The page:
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Re: WANTED: Design for documentation (Photoshop power users!)

From: Patrick Horgan
Subject: Re: WANTED: Design for documentation (Photoshop power users!)
Date: Wed, 01 Oct 2008 08:53:44 -0700
User-agent: Thunderbird (X11/20080925)

Patrick, if you add a line-height: 1.125em; to the .settitle section it fixes the strange overlap on small windows.  The one it inherits from the body section uses a different em, and although you specify it in ems, it's inherited in pixels.  Or in CSS speak, you don't inherit the specified value, but the computed value.  (See the CSS2 spec section 6.1.1 below.  Or, you could just take it out of the body section, but definitely it looks better with it.

Here's part of the CSS2 spec that explains it and more (trying to whet your interest so that you'll go to w3c and get your own copy of the spec;)

6.1.1 Specified values
User agents must first assign a specified value to each property based on the
following mechanisms (in order of precedence):
  1. If the cascade [p. 94] results in a value, use it.
  2. Otherwise, if the property is inherited [p. 92] and the element is not the root of
     the document tree, use the computed value of the parent element.
  3. Otherwise use the property’s initial value. The initial value of each property is
     indicated in the property’s definition.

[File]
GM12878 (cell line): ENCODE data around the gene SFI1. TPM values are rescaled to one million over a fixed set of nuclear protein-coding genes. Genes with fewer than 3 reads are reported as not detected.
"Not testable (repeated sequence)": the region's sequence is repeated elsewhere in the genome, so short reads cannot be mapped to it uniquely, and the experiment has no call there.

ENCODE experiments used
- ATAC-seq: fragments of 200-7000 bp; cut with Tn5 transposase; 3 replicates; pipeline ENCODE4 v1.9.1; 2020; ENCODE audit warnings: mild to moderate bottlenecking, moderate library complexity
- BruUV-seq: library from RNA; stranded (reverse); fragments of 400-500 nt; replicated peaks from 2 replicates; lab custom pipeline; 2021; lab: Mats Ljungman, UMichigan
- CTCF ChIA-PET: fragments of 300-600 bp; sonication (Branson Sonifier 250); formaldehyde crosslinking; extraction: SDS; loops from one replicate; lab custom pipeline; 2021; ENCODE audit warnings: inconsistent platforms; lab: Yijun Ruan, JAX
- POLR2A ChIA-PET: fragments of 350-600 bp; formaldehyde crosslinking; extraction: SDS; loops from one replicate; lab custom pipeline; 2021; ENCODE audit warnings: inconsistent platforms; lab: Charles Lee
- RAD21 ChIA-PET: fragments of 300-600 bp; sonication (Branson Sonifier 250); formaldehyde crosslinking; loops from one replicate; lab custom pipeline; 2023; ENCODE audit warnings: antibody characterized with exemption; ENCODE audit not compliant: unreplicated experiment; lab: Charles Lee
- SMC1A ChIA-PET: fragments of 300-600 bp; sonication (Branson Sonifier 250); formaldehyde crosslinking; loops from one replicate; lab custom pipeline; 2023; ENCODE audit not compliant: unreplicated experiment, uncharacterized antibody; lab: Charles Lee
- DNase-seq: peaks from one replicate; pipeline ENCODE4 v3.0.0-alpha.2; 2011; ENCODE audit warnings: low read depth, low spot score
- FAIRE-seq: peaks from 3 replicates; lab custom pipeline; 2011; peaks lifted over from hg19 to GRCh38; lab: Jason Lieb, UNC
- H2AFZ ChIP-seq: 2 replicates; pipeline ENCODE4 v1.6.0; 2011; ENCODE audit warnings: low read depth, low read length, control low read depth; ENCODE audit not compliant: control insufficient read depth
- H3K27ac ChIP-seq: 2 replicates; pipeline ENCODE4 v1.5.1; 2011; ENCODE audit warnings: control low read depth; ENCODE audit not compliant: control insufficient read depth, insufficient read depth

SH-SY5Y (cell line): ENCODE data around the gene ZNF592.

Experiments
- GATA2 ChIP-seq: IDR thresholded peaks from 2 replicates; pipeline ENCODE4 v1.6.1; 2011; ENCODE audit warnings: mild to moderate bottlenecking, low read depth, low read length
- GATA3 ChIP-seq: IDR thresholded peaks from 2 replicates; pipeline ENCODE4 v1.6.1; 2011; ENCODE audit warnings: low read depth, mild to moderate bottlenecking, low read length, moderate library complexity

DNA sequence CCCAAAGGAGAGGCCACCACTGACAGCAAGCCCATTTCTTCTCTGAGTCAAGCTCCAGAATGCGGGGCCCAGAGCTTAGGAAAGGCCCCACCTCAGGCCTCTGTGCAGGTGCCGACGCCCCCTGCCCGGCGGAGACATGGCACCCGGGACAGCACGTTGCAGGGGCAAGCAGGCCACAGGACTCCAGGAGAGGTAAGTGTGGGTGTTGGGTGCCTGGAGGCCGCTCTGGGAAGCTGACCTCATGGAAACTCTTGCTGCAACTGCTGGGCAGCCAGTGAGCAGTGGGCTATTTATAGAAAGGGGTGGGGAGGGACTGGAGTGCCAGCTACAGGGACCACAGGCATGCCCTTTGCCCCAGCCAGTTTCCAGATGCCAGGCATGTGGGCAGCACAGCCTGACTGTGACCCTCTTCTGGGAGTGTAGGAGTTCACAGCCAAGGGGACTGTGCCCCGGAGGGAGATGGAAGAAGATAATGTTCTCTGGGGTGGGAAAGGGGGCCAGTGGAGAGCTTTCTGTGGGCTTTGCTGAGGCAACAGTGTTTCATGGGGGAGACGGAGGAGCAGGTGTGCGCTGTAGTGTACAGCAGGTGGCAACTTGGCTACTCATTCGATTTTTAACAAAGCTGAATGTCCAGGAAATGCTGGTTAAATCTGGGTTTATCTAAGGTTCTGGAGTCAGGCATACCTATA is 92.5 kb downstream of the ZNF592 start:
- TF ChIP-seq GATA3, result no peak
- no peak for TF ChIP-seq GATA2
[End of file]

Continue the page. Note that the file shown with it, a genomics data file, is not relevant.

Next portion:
6.1.2 Computed values
Specified values are resolved to computed values during the cascade; for example
URIs are made absolute and ’em’ and ’ex’ units are computed to pixel or absolute
lengths. Computing a value never requires the user agent to render the document.
  The computed value of URIs that the UA cannot resolve to absolute URIs is the
specified value.
  When the specified value is not ’inherit’, the computed value of a property is
determined as specified by the Computed Value line in the definition of the property.
See the section on inheritance [p. 92] for the definition of computed values when the
specified value is ’inherit’.
  The computed value exists even when the property doesn’t apply, as defined by
the ’Applies To’ [p. 25] line. However, some properties may define the computed
value of a property for an element to depend on whether the property applies to that
6.1.3 Used values
Computed values are processed as far as possible without formatting the document.
Some values, however, can only be determined when the document is being laid
out. For example, if the width of an element is set to be a certain percentage of its
containing block, the width cannot be determined until the width of the containing
block has been determined. The used value is the result of taking the computed
value and resolving any remaining dependencies into an absolute value.
6.1.4 Actual values
A used value is in principle the value used for rendering, but a user agent may not
be able to make use of the value in a given environment. For example, a user agent
may only be able to render borders with integer pixel widths and may therefore have
to approximate the computed width, or the user agent may be forced to use only
black and white shades instead of full colour. The actual value is the used value after
any approximations have been applied.

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